Ospreys in Scotland
‘Diving, diving’ said the voice over the two-way radio. My adrenaline started to kick in, where would it hit the water this time? I quickly moved into position, checked my camera settings, focussed on a point towards the middle of the pond and waited, finger lightly resting on the shutter button. The tension in the hide mounted.
‘Aborted’ came the voice over the radio. Audible sighs could be heard in the hide as everyone sat back from their cameras. The Osprey had pulled out of the dive.
My visit to the Cairngorms in Scotland during the Summer of 2015 was driving by a plan to photograph Ospreys diving for fish. A conservation success story, Ospreys had been severely persecuted since the Middle Ages and by the end of the 18th century the Osprey was considered a rare bird in the UK. In 1954 Scandinavian birds re-colonised Scotland naturally and a pair has nested successfully almost every year since 1959.
Each morning during my stay I was rudely awoken by the alarm at 3.30am and duly headed off to the Rothiemurchus fishery which has an area specifically set up for Osprey photography. A small lake has been created just behind the trees near the main fishery. The lake was stocked with Rainbow Trout and Brown Trout whilst I was there. Ospreys will eat any species of fish but prefer those in the 150-300g weight range. They need to consume 1-2 of these per day. On one side of the lake there are four water level hides, each able to accommodate four photographers, which allow low level shots of the action. A spotter is positioned some distance from the hides and keeps the occupants informed of Osprey activity via a 2-way radio.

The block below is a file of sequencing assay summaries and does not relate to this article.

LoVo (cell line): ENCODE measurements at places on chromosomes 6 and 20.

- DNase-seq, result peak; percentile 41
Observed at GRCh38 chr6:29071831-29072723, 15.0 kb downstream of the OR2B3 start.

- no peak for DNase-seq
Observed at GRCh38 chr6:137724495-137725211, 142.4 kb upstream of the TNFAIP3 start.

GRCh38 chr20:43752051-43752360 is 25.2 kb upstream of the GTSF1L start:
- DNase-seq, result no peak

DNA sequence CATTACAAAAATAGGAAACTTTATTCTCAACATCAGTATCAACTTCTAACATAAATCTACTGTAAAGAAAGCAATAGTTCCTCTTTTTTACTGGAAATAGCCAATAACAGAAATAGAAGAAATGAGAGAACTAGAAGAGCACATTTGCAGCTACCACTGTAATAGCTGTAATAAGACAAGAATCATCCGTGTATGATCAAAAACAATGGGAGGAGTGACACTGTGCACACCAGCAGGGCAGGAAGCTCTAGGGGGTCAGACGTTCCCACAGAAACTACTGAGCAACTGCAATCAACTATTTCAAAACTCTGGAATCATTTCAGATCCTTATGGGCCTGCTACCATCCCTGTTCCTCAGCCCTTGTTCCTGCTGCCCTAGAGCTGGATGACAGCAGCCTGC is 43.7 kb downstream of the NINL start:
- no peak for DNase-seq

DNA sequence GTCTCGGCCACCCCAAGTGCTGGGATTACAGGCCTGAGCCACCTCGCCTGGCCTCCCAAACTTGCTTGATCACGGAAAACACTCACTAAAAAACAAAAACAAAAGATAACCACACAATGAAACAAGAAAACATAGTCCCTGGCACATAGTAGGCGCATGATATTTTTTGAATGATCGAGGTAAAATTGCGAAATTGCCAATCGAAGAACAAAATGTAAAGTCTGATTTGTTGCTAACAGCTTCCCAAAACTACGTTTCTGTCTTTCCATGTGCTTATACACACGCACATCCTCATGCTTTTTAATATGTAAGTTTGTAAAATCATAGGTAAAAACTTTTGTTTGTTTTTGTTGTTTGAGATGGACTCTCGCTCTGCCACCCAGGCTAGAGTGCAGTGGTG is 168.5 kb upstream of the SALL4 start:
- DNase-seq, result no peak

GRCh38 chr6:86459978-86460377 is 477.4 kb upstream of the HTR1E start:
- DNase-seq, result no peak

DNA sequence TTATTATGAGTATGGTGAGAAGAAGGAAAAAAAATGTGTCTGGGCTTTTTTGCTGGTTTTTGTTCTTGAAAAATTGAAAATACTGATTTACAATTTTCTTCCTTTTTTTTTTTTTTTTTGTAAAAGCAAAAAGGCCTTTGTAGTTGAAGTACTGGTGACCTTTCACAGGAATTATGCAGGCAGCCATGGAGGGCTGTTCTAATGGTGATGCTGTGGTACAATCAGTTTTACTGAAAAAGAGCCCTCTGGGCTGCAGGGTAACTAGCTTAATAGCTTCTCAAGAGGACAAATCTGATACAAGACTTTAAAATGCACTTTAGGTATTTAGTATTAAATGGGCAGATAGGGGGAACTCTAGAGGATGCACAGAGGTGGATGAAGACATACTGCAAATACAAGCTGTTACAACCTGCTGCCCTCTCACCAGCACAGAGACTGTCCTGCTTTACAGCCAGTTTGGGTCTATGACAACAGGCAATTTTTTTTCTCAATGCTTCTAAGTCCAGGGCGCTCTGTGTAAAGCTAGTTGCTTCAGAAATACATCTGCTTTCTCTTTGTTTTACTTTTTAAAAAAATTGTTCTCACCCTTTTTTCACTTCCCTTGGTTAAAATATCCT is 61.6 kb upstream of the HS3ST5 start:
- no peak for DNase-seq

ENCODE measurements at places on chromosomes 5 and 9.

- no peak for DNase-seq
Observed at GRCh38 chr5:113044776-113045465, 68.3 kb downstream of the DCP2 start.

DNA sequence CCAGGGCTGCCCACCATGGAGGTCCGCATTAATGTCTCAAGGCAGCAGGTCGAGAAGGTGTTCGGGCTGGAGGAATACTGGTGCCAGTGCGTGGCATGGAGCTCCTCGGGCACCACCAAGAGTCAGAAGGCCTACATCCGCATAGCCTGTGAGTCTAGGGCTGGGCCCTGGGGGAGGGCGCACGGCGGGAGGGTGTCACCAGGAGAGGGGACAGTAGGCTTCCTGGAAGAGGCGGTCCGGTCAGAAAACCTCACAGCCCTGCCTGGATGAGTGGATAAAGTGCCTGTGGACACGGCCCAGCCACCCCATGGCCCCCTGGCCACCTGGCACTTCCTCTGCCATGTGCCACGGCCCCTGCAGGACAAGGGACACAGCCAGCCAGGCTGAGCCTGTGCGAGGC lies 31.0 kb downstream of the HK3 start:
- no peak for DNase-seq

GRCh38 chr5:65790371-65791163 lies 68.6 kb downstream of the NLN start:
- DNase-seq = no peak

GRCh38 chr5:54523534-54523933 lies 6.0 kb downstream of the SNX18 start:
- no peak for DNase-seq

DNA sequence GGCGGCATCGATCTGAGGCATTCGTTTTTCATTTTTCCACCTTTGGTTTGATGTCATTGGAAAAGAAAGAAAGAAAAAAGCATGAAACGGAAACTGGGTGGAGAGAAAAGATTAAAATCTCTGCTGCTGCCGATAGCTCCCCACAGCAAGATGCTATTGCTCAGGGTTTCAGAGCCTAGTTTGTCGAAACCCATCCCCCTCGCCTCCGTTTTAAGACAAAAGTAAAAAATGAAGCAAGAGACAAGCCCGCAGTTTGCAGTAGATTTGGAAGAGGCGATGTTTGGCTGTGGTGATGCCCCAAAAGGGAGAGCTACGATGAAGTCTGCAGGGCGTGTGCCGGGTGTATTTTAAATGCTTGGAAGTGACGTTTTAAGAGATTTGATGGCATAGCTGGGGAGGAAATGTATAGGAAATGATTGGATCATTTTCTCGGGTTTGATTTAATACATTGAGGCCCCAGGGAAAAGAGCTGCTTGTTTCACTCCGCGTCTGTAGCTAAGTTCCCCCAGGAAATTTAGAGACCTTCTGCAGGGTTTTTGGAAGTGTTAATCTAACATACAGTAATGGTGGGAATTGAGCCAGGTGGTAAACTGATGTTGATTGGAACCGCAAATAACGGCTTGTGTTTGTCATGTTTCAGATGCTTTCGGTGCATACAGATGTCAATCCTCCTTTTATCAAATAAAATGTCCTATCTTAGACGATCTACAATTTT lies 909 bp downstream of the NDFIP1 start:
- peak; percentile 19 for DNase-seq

When they arrive at a fishing site the Osprey will circle about 100m above the water. If it spots a fish it drops partway down to the water, still watching the fish. Once it decides to go for the fish it dives down and plunges into the water. Even an experienced osprey is only successful in about one in every four dives. Sometimes the bird just ‘grabs and goes’ gives the photographer no opportunity, other times it plunges into the water and can appear to flounder around for quite a few seconds whilst securing its hold on the fish. When the bird leaves the water it takes off into the wind to avoid being tipped over.
Unfortunately, wind conditions whilst I was there meant I ended up with a lot of rear-end shots.
Some of the birds are ringed and well known. Red 8T is a male ringed at the nest at RSPB Abernethy Forest Reserve in 2001. In 2009 he was caught again and fitted with a GPS satellite transmitter. Transmitter signals show that he overwinters in Senegal.
There were frequently long spells of up to 5 hours without any Osprey activity but there were usually a few Ducks or Herons around to keep the photographers entertained.
For this trip to I had booked 3 sessions in the Osprey hide. Such became my obsession I booked a further 3 sessions during my stay and I plan to return at some point in the future!